More straight talk from John McCain:
NARRATOR: Gas prices. $4, $5, no end in sight. Because some in Washington are still saying no to drilling in America. No to independence from foreign oil. Who can you thank for rising prices at the pump? (chant) Obama, Obama. One man knows we must now drill more in America and rescue our family budgets. Don’t hope for more energy, vote for it. McCain.
MCCAIN: I'm John McCain and I approved this message.
Attributing rising gas prices to Barack Obama is absurd, which is why the flaccid New York Times fact-check is so frustrating. The main claim of McCain's ad is that Obama is somehow responsible for the increase in prices at the pump. But Larry Rother's "accuracy" section spends over one hundred words on various details, asides, and non-sequiturs before finally getting around to mentioning that there's no plausible way to blame Obama for the increase in global demand for oil:
ACCURACY Mr. Obama is not against all drilling for oil and gas, only drilling offshore, a crucial word in the debate on energy policy but one never mentioned here. Increasing domestic oil production is also by no means the only or even main road to long-term energy independence, as both candidates have emphasized on the campaign trail by endorsing alternatives like solar and wind power and corn-based ethanol (in Mr. Obama’s case) and nuclear energy (Mr. McCain). Mr. Obama, who has proposed a $150 billion decade-long government-backed effort to help develop clean-energy sources, does oppose the temporary gasoline tax rebate that Mr. McCain favors, calling it an election-year gimmick that does not bring meaningful relief to ordinary Americans. But that is a position many economists and energy experts share. Finally, even before the recent spike, oil prices had been rising for a decade, the result of a variety of political and economic factors in places as far afield as China, India, Venezuela and Nigeria. So it is difficult to understand how Mr. Obama, a first-term senator, can be held responsible for that phenomenon.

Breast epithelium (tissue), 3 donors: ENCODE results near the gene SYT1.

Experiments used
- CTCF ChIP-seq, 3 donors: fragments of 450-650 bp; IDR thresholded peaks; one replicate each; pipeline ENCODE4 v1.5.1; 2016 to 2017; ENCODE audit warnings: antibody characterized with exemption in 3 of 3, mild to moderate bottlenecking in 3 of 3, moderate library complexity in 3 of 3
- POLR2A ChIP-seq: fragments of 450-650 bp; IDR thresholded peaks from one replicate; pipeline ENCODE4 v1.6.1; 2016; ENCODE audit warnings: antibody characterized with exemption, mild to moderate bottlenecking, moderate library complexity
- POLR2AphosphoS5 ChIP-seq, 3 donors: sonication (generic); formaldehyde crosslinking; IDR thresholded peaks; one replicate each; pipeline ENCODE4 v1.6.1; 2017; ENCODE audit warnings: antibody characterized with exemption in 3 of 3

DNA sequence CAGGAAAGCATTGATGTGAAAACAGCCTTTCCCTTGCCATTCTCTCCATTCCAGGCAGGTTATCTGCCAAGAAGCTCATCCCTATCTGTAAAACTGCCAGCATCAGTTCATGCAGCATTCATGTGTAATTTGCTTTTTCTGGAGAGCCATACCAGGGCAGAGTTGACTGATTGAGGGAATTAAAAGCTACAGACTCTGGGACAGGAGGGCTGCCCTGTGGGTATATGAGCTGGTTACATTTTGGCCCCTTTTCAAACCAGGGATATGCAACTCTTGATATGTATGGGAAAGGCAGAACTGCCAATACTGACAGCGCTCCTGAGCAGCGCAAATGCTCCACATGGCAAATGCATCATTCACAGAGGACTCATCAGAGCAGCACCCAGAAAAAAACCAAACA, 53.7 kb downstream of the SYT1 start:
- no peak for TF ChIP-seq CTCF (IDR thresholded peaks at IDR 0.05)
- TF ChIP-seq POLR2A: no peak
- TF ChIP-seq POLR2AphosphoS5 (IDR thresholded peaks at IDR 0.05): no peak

The conclusion to the fact-check then briefly describes the ad as "misleading on nearly every substantive point" before moving on to ad hoc analysis of its effectiveness and speculation about its impact -- two tics of "objective" coverage of political ads:
SCORECARD Aside from correctly stating current gasoline prices, “Pump” is misleading on nearly every substantive point. But it is shrewdly conceived and may prove to be effective with undecided voters upset about having to pay as much as $100 to fill their gas tanks, yet uncertain as to the causes of the squeeze on their budgets.
With fact-checking like this, political candidates who run misleading ads have nothing to fear. (And most newspapers don't even run fact-checks!)